It’s less than one week into the New Year. And have I got some interesting tweets to share with you after a quick search for #resolutionfail.
“Started a diet Monday. Yesterday, my co-worker brought me a cupcake. Diet lasted 72 hours. #newrecord #resolutionfail”,
“My new year’s resolution is to spend less time on social media! ….oops. resolutionfail”
“My team’s New Year Resolution lasted all of 2 days! 😂 #resolutionfail”
“Well, I can go ahead and scratch out the resolution of not cussing in full sentences when driving. 3 red light runners, 2 wide right lane turners, 6 no blinkers lane changers, & the speed limit enforcer in left lane. #resolutionfail”
“I was supposed to start a blog… I’m now writing trip advisor reviews 😂 #startsomewhere #cba #travel #australia #resolutionfail”
“New Year Resolution: To make it to work by 7:30am every day. January 3rd. Failed two days in a row. Not starting this off the right way. #canonlygoupfromhere #resolutionfail”
Well, studies tell us that the average person makes the same New Year’s resolution 10 separate times without success. And if you are one of those that prefer to work with goals because resolutions seem like old-school, well the jury is out and it’s not any better really.
So, what can you do to make 2018 different from all the other years you set out to run with your resolutions or goals and failed?
There was this old quote I read recently by a long-dead world reformer. He said – “I like your Christ, I do not like your Christians. Your Christians are so unlike your Christ.”
I am sure you probably get what he was trying to say. But the funny thing is that he like most people have only talked about a little part of the problem.
So, what is the problem? The problem is not always that Christians are unlike Christ, it’s that most of us (including the guy I mentioned) don’t really know who Jesus is.
We pick a part of something Jesus said, make it the whole of who Jesus is and “voila” we have a Jesus that we can make into any world-view we like.
I came across a few things about the God-man Jesus that got me thinking more about who He is. And here goes
I don’t know if you remember this story from Luke’s account of Paul’s missionary work.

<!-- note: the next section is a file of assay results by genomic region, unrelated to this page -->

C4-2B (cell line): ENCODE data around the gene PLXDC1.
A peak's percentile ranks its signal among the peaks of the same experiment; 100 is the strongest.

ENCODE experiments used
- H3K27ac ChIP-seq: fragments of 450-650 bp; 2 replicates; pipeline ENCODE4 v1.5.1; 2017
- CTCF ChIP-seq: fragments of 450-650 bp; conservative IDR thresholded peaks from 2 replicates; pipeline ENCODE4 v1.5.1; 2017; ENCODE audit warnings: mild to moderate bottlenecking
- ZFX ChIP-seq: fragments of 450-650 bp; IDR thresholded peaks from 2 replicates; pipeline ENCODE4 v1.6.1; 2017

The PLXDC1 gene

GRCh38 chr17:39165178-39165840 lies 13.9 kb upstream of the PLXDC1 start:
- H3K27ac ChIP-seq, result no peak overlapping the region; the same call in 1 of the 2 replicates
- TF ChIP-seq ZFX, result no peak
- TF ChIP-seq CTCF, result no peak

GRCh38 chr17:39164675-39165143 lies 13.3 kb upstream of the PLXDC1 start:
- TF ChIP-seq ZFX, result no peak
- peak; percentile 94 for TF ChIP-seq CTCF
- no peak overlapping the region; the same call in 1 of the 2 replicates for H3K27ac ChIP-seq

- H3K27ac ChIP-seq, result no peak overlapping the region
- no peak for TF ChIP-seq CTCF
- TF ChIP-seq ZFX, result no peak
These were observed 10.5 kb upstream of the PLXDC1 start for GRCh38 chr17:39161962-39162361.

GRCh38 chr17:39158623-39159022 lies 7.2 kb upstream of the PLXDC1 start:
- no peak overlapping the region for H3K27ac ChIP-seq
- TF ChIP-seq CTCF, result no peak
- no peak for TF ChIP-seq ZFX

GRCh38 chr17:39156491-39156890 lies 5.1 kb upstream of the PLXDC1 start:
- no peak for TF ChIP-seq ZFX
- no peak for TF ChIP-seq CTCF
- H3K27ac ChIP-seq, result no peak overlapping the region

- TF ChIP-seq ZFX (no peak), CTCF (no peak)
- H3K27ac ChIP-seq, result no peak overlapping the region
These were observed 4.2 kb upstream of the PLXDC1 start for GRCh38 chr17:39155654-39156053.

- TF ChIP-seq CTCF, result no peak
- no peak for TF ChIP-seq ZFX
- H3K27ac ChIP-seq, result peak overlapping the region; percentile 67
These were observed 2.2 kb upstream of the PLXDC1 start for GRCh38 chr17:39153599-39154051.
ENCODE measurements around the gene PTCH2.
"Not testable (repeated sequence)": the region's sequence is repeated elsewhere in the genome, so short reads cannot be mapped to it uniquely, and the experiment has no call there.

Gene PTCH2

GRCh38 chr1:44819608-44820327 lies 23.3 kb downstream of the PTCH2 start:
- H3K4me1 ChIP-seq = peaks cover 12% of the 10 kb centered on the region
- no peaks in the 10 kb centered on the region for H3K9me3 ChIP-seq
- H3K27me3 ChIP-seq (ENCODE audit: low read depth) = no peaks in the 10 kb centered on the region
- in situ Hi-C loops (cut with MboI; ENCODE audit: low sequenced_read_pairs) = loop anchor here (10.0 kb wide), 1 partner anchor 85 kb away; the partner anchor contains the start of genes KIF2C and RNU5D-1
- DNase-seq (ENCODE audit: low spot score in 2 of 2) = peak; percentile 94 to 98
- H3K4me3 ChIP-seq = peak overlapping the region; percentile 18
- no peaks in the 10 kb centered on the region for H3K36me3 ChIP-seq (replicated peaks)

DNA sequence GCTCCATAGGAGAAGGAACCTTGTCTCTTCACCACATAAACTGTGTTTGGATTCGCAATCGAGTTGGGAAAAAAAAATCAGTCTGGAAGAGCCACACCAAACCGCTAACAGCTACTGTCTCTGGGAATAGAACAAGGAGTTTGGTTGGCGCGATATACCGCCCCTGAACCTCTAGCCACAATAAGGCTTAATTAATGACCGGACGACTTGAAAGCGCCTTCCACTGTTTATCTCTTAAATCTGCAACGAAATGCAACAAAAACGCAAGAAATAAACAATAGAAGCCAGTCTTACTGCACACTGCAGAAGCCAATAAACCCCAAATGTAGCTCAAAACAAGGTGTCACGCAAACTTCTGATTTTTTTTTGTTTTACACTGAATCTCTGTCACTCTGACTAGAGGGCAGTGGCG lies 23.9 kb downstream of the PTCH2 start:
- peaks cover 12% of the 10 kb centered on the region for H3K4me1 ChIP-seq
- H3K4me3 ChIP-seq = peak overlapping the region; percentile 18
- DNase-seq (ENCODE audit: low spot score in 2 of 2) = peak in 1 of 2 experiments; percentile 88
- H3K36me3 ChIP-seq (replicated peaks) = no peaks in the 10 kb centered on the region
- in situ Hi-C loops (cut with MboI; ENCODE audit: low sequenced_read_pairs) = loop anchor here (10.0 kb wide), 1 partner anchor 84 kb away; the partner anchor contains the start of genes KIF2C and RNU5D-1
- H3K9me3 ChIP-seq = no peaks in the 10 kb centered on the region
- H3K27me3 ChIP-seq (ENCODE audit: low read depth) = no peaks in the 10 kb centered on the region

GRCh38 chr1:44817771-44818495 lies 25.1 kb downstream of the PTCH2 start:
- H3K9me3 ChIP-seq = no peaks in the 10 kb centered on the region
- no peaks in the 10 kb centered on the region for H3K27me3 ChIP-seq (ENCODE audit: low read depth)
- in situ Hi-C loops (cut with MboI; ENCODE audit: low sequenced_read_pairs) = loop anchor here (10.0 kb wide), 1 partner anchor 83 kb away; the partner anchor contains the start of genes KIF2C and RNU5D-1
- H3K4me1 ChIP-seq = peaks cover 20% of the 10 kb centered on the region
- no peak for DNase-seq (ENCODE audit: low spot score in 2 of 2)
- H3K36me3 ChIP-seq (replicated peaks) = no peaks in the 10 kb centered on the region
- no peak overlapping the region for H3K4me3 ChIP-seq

Paul had come up with an evangelistic strategy and had pinpointed the new areas he wanted to get in. But as it would turn out, God had other plans.
First, God would not allow Paul to go into Asia. “Ok, off to plan B, let’s get into Bithynia” Paul must have thought. The problem here – God still would not let him go. At this time, Paul gets the memo. “No need to move to new territories. I might as well take my time and wait for new instructions”. So, off they went down to Troas. It was while he was here that he would “perceive” that God said it was time for Macedonia to hear the gospel. Acts 16:6-10
The funny thing is that Paul never really heard God say “Go to Macedonia”, he just came to that conclusion from something he saw while he slept.
Did you ever hear the story of the boiling frog? The boiling frog is a parable describing a frog being slowly boiled alive.
The premise is that if a frog is put suddenly into boiling water, it will jump out, but if the frog is put in tepid water which is then brought to a boil slowly, it will not perceive the danger and will be cooked to death.
The story is often used as a metaphor for the inability or unwillingness of people to react to or be aware of threats that arise gradually. While the message it is trying to teach is one to remember, the story itself is faulty.
You see, modern biologists have tested that a frog even gradually heated will jump out. It feels the heat and out it jumps.
You are not the only one who feels duped. I was on the believing end of that story until not too long ago.
I was listening to a podcast where the interviewee shared a story.
According to her, there was this woman she knew from afar. The woman would worship in church and show signs of incredible emotional experience with God, sometimes weeping in worship. In addition, she also volunteered in Church.
Then something would happen in her life (as it always does for all of us), discouragement, someone speaks bad of her, a conflict at home and she wouldn’t just become sad or discouraged. She would go into outrageously risky behavior.
And then a couple of weeks later she would be back – worshipping, weeping, volunteering in church before another incident and she would be back into the “outrageously risky behavior”
She wondered what was the problem with her. A counselor friend diagnosed the problem.